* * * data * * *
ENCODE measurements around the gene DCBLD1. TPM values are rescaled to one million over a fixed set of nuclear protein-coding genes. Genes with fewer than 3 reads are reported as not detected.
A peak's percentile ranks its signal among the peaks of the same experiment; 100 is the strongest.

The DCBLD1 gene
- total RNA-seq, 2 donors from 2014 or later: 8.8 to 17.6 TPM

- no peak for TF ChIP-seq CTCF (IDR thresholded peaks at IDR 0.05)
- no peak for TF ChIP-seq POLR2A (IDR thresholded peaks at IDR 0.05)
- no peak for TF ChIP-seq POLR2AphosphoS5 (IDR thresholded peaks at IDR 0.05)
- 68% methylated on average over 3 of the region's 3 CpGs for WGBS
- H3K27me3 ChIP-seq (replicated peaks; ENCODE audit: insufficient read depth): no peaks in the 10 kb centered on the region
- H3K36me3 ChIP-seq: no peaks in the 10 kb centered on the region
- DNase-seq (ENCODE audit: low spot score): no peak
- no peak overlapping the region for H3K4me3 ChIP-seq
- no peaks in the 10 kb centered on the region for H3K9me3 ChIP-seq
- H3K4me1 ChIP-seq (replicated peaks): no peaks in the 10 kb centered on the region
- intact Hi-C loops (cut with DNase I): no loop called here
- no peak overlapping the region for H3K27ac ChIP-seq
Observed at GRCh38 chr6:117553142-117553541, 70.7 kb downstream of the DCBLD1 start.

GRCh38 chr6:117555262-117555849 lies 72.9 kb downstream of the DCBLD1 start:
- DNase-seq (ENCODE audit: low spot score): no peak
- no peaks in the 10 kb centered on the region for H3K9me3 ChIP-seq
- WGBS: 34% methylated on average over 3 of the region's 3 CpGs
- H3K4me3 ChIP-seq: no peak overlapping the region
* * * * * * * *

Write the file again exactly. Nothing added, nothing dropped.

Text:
ENCODE measurements around the gene DCBLD1. TPM values are rescaled to one million over a fixed set of nuclear protein-coding genes. Genes with fewer than 3 reads are reported as not detected.
A peak's percentile ranks its signal among the peaks of the same experiment; 100 is the strongest.

The DCBLD1 gene
- total RNA-seq, 2 donors from 2014 or later: 8.8 to 17.6 TPM

- no peak for TF ChIP-seq CTCF (IDR thresholded peaks at IDR 0.05)
- no peak for TF ChIP-seq POLR2A (IDR thresholded peaks at IDR 0.05)
- no peak for TF ChIP-seq POLR2AphosphoS5 (IDR thresholded peaks at IDR 0.05)
- 68% methylated on average over 3 of the region's 3 CpGs for WGBS
- H3K27me3 ChIP-seq (replicated peaks; ENCODE audit: insufficient read depth): no peaks in the 10 kb centered on the region
- H3K36me3 ChIP-seq: no peaks in the 10 kb centered on the region
- DNase-seq (ENCODE audit: low spot score): no peak
- no peak overlapping the region for H3K4me3 ChIP-seq
- no peaks in the 10 kb centered on the region for H3K9me3 ChIP-seq
- H3K4me1 ChIP-seq (replicated peaks): no peaks in the 10 kb centered on the region
- intact Hi-C loops (cut with DNase I): no loop called here
- no peak overlapping the region for H3K27ac ChIP-seq
Observed at GRCh38 chr6:117553142-117553541, 70.7 kb downstream of the DCBLD1 start.

GRCh38 chr6:117555262-117555849 lies 72.9 kb downstream of the DCBLD1 start:
- DNase-seq (ENCODE audit: low spot score): no peak
- no peaks in the 10 kb centered on the region for H3K9me3 ChIP-seq
- WGBS: 34% methylated on average over 3 of the region's 3 CpGs
- H3K4me3 ChIP-seq: no peak overlapping the region